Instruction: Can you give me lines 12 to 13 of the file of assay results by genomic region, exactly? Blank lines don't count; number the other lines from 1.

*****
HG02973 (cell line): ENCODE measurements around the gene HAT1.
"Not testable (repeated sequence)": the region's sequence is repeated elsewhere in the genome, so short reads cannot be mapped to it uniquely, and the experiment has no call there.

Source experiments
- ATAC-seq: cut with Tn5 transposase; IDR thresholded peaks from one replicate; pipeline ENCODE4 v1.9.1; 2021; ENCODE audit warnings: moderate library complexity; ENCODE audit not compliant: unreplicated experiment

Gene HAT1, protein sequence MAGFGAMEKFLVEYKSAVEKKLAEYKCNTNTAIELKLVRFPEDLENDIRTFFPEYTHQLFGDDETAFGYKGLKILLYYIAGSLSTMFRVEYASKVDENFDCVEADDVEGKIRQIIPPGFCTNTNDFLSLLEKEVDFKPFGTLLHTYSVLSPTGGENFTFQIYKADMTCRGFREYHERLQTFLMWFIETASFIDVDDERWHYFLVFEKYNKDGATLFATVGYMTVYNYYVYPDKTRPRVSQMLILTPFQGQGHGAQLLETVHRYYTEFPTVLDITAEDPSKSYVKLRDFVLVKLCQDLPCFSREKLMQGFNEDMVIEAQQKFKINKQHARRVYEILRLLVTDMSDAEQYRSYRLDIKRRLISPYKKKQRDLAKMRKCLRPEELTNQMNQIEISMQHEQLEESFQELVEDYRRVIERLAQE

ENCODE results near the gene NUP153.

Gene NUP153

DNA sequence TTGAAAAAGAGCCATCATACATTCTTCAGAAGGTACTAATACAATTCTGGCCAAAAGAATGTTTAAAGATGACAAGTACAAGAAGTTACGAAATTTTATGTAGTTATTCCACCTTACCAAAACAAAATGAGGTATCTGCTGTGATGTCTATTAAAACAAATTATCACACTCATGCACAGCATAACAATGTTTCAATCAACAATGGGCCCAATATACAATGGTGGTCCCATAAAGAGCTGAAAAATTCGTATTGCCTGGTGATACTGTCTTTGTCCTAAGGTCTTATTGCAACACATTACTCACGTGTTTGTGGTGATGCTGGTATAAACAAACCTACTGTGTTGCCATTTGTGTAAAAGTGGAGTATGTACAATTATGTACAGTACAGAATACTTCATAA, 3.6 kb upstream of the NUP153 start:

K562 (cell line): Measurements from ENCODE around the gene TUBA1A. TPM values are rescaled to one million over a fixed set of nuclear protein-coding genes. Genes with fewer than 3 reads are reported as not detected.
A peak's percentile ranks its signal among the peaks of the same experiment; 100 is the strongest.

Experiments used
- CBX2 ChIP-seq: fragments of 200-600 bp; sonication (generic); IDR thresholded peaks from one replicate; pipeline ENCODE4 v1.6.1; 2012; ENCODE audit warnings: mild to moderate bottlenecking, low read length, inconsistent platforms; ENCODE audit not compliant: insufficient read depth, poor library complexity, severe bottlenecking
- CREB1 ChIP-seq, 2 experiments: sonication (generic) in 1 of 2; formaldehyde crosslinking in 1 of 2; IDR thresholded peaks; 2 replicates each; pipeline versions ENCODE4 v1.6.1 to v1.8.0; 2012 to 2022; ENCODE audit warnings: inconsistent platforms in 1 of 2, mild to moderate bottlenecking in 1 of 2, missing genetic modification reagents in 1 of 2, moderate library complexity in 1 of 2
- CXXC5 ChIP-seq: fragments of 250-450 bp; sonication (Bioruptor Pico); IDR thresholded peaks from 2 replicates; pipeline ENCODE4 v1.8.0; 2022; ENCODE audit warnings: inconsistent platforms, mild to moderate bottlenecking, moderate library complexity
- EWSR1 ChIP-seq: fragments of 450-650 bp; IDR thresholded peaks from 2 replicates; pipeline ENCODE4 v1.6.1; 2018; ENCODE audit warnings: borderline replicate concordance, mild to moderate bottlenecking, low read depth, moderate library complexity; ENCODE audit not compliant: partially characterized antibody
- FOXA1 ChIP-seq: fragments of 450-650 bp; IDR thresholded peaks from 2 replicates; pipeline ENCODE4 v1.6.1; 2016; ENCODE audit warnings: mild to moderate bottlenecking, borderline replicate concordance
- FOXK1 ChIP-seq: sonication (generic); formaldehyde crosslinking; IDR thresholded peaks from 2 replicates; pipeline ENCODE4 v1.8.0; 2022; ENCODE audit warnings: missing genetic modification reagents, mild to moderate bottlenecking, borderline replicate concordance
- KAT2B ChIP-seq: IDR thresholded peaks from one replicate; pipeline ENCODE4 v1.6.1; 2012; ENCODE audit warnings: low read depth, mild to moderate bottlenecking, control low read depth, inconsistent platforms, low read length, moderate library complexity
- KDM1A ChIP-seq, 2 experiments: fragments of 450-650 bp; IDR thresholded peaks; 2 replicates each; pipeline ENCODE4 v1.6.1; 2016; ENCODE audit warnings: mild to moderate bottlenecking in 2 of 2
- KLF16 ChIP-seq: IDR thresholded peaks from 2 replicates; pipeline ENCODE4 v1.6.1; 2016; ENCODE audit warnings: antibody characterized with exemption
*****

- CBX2 ChIP-seq: fragments of 200-600 bp; sonication (generic); IDR thresholded peaks from one replicate; pipeline ENCODE4 v1.6.1; 2012; ENCODE audit warnings: mild to moderate bottlenecking, low read length, inconsistent platforms; ENCODE audit not compliant: insufficient read depth, poor library complexity, severe bottlenecking
- CREB1 ChIP-seq, 2 experiments: sonication (generic) in 1 of 2; formaldehyde crosslinking in 1 of 2; IDR thresholded peaks; 2 replicates each; pipeline versions ENCODE4 v1.6.1 to v1.8.0; 2012 to 2022; ENCODE audit warnings: inconsistent platforms in 1 of 2, mild to moderate bottlenecking in 1 of 2, missing genetic modification reagents in 1 of 2, moderate library complexity in 1 of 2